Parking lot safety is imperative for health clubs. Your average member could be inside your facility for at least an hour, and without the proper safety precautions in the parking lot, their cars could be susceptible to break-ins or other crimes.
Taking steps to keep your members’ cars — and any possessions within — safe while they’re in your facility is an important element of risk management. And an easy way to make your parking lot safer is the presence of staff members.
“Keep in mind that criminals typically commit crimes when people aren’t around to witness them,” said Noah Hastay, the operations manager at Gainesville Health & Fitness. “So having staff present in the parking lot on a regular basis is a key to prevent crime, such as break-ins.”
Intentional parking requirements for employees can be a huge help in increasing your staff’s presence in the parking lot.
“We make all of our staff park in the back and on the perimeters of our lots,” said Hastay. “This has our employees walk through the entire parking lot while they are heading to and from the facility all throughout the day.”
Clubs can also use the start and end of employees’ shifts to achieve comprehensive parking lot patrolling. “Our shifts are strategically staggered across all of our departments so within each hour, 15 to 20 employees are present throughout the entire parking lot,” said Hastay.
Education and training are essential components of risk management, and parking lot safety is no different. Staff members should know what behaviors to look for while they’re patrolling the parking lot, as well as other factors — such as time of day — that lend themselves more to car break-ins.
“We have our staff educated on what to look for, such as someone looking into car windows, people backed into a parking spot and watching the parking lot, or people lifting door handles to see if vehicles are unlocked,” explained Hastay.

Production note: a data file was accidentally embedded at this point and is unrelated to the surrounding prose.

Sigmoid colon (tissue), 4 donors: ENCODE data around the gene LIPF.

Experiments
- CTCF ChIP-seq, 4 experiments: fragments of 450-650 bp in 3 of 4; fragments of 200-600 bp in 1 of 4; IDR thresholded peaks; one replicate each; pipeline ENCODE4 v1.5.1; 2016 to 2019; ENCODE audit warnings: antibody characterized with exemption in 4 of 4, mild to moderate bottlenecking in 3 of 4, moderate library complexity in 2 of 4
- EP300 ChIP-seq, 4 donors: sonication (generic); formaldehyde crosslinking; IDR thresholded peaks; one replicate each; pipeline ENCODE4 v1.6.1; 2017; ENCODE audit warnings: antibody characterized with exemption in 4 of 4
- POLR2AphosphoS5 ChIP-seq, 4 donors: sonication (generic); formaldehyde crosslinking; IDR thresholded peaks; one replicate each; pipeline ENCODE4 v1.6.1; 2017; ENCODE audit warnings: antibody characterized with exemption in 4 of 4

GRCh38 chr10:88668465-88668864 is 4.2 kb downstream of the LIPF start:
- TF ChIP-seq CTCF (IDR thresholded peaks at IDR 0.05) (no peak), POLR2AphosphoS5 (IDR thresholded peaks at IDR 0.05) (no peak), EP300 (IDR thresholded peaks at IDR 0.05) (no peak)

At Gainesville Health & Fitness, this awareness is also taught to the club’s housekeeping staff, who play a big role in monitoring the parking lot.
“Another strategy we do is have our housekeeping employees be assigned a zone of the parking lot they will be in charge of keeping cleaned, all while keeping their eyes open for anything suspicious,” said Hastay.
And it never hurts to get some help from neighborhood law enforcement. “We have also partnered with our local police department to ensure they do frequent rounds through our parking lot,” said Hastay. “Having their presence has helped deter criminals.”
However, instructing your members on preventative measures they can take to prevent theft also plays a big role in parking lot safety.
“Four times per year, we send out an educational post about keeping valuables out of sight and/or leaving them at home, and saying, ‘Please remember to lock your car doors,’” said Hastay. “We have posted signs in our parking lot and in our facility to remind them.”
Parking lot safety requires a lot of diligence and awareness from both staff and members, but it’s well worth giving the lot an extra look if it makes everyone feel at ease while working out.